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California Coastal Commission Nixes Overnight Parking Districts in Venice

The vote was unanimous.

The California Coastal Commission Hearing. Credit: Bernard Green
The California Coastal Commission Hearing. Credit: Bernard Green

The California Coastal Commission voted unanimously against Overnight Parking Districts in Venice at its meeting on Thursday.

The 14-0 vote was welcomed by many organizations that made the trek down to Long Beach to voice their opposition.

While many Venice residents were in favor of OPDs, they were outnumbered at the hearing  by those that opposed them.

Following the meeting, Venice resident Cindy Chambers wrote the following on her Facebook page:

Thank you, California Coastal Commission for doing the right thing!! 


Well done, Venice!!!!! No OPDs once again!!!! Thank you, Linda Lucks, Colleen Saro, Lydia Ponce, Debra Gavlak, Daryl Barnett, Steve Clare, Peggy Kennedy, Preacher, Sue Kaplan, Sylvia Aroth, Jed Parker, Jim Smith, Frank Lutz, David Busch, Kay Gallin, Deborah Lashever, Jataun Valenin, Barbara Peck, Bill Pryzlucki, POWER, Surfriders Foundation, Beachhead and all the others who got out there, walked the streets, spread the TRUTH, fought the good fight and made this happen!!!!!!! Without your selfless efforts, time, commitment, energy and in some cases, money, we wouldn't have won today!!! I'm with you in spirit and so thrilled to hear the news!!! THANK YOU!!!!!

What do you think of the Commission’s decision? Tell us in the comments section.

 

 

carolyn rios June 14, 2013 at 04:31 PM
Wonderful news! Thank you to the real Venice for showing up!
catman June 15, 2013 at 09:55 AM
Mark Ryavec and the developers that write his paycheck don't like to lose. Guarantee his lawyers are already preparing a lawsuit to try and circumvent this ruling.
David Ewing June 20, 2013 at 02:42 AM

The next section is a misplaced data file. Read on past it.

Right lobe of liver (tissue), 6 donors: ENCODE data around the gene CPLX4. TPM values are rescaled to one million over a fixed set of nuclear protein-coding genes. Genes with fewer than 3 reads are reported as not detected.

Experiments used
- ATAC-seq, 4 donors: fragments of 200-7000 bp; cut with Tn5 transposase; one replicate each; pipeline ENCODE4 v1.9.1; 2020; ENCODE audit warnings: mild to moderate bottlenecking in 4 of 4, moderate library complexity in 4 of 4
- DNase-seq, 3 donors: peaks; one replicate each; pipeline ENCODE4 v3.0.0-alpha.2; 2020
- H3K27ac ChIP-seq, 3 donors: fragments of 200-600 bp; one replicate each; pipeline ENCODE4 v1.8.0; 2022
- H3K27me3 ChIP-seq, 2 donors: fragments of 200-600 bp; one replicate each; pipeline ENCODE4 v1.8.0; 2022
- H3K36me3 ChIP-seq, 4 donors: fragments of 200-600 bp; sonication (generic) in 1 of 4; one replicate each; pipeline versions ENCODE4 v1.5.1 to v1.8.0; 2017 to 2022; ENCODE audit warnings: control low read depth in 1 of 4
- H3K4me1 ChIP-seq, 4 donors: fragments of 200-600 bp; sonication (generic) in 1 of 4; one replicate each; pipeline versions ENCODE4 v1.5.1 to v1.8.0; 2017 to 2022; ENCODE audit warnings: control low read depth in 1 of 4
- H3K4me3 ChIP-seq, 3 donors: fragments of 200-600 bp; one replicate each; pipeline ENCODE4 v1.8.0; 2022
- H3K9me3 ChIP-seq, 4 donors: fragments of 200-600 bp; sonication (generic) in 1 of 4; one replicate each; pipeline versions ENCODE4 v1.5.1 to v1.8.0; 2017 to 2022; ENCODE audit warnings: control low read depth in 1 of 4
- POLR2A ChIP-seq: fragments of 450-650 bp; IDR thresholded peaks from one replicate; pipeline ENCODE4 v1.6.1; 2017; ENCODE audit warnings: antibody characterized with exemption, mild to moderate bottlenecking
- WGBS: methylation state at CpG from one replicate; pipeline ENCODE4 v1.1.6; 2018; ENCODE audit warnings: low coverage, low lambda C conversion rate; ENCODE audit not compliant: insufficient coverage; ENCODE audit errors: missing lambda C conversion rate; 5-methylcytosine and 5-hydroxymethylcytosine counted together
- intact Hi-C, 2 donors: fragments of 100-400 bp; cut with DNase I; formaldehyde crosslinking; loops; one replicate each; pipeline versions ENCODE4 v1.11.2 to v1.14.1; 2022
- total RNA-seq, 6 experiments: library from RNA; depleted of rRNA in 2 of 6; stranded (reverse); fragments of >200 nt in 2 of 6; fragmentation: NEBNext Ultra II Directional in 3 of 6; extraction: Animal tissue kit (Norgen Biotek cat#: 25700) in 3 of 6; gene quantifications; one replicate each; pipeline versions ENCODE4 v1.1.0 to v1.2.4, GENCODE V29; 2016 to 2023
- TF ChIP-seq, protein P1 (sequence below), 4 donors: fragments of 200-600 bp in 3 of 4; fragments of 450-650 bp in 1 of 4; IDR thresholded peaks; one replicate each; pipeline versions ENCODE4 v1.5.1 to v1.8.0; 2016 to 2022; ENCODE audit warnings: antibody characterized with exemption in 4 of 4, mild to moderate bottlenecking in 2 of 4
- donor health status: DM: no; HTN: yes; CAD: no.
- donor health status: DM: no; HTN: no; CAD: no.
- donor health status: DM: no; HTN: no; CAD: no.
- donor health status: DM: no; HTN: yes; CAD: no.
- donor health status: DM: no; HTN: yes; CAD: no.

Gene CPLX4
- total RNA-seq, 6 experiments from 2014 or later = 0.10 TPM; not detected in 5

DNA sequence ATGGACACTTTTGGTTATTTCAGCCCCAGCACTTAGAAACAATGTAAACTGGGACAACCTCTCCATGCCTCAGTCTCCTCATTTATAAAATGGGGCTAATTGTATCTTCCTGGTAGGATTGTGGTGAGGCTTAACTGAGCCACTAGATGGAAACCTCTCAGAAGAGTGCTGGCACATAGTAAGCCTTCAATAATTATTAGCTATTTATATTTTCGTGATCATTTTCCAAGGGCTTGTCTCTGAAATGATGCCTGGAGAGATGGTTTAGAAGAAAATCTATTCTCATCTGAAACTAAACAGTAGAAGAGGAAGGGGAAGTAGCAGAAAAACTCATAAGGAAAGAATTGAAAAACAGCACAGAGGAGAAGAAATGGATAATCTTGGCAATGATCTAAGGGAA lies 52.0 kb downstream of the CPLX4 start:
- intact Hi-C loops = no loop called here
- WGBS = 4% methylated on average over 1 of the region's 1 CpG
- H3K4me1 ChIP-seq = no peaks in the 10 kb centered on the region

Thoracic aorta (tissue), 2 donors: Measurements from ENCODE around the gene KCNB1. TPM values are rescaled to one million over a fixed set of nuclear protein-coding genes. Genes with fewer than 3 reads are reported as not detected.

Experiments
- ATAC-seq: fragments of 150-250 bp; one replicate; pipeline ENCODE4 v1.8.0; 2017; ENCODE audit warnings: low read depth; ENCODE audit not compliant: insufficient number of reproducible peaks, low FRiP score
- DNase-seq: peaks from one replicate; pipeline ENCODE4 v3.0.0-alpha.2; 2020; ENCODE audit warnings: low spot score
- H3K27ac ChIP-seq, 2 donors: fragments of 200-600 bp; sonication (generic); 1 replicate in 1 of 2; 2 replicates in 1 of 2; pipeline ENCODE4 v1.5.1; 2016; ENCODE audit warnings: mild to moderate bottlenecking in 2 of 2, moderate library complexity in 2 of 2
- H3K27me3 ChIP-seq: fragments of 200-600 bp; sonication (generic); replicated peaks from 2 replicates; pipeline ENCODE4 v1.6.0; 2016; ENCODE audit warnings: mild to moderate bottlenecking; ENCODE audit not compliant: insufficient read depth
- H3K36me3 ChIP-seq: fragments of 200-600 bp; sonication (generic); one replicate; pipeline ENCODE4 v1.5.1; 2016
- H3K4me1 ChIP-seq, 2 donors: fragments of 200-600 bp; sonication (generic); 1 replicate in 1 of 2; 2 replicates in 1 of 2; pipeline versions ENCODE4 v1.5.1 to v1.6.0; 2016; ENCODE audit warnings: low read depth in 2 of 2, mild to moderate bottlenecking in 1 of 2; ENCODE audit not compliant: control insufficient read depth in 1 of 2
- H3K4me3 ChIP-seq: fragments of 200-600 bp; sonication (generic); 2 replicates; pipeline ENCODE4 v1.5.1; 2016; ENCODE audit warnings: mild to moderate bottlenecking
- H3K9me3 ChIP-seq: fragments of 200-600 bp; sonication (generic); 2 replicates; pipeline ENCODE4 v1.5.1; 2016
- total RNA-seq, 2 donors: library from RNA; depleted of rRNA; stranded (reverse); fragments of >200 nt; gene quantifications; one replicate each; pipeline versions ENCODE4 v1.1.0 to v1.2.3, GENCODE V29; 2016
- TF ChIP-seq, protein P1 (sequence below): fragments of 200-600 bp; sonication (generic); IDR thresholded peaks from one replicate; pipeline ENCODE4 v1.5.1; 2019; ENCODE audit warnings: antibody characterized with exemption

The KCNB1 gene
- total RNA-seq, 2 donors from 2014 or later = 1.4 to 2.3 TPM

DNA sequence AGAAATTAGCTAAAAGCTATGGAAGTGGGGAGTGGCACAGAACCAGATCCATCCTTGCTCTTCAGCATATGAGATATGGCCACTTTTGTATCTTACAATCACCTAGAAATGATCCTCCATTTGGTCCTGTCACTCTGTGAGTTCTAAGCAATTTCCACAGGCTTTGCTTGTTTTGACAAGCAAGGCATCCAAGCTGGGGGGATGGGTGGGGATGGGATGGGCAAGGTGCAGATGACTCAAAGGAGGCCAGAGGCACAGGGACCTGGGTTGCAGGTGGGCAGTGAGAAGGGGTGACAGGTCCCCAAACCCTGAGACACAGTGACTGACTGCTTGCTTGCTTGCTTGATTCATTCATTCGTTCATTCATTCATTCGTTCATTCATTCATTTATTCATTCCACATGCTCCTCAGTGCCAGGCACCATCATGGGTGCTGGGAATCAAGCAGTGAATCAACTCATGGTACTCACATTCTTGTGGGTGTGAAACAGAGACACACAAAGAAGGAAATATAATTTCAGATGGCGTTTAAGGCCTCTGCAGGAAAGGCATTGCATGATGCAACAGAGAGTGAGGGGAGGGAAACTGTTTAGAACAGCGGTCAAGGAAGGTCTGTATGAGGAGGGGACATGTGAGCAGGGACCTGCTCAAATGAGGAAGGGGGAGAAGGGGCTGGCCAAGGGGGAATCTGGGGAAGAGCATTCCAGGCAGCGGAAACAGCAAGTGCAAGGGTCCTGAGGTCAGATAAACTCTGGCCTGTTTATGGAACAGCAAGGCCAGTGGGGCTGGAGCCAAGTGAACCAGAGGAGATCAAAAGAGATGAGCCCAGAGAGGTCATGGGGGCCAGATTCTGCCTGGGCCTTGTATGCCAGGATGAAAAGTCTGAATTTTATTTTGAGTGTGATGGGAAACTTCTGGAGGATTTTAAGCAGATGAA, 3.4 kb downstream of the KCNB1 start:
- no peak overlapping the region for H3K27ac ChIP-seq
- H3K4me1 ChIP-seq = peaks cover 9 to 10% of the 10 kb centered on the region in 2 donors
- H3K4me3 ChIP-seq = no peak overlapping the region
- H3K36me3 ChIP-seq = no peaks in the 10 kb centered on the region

It was a tough call for the Coastal Commission, considering they had a gun to their head in the form of the VSA lawsuit. What's interesting is that these were not the same commissioners who nixed OPDs the last two times. All but two of them had joined the commission since the last go-round. When the City has an illegal curfew on the beach for all the OPD hours and more, that makes it a little hard for Commissioners to swallow the idea that the City is providing beach access by supplying parking spaces. Once you've parked your car and walk to the beach, you get a ticket or handcuffs, depending on how hard you try to assert your right to stay there. So the coastal access mitigations were strictly make-believe. The City thought it could bully its way through, using the VSA lawsuit to intimidate the Commission into ignoring this sleight of hand and much more. It was so arrogant, or maybe just lazy, that it refused to do a basic parking study to support the application as the Commission had directed three years ago. This may have worked on conflict-averse staffers, but it's not their decision to make. And the Commission is not allowed under California law to make the decision behind closed doors. It has to be done in a public hearing, which the plaintiffs apparently found it inconvenient to attend. VSA is already claiming on its website that the Commissioners acted in bad faith. Why? Because they responded to the evidence they finally got to hear. Because the fix wasn't in after all. After four years of arm-twisting by the VSA and the City, which at one point actually tried to get the California Coastal Act changed to give the City special treatment just for this OPD, after three years of secret back-room wheeling and dealing between VSA and City officials, and after still more exclusive meetings with the Coastal staff, and after VSA hired one of the most expensive coastal lobbyists in the state, if not the most expensive, to personally work the Commissioners, the bullying and the sleight of hand backfired. Caught with its pants down, the VSA's leader once again resorts to the smear game, pointing an accusing finger at all twelve Commissioners (not 14), even though ten of these are the very Commissioners VSA was so confident would vote against their predecessors. And then he says Rosendahl took a dive. He points the finger at everyone except himself. When someone claims to represent the majority of Venice stakeholders but can't deliver more than a dozen of them to the most important public hearing in a four year campaign, after spending thousands of dollars of other people's money, and can't even get those few there on time, maybe the finger's pointing in the wrong direction. Did the VSA leader take a dive?

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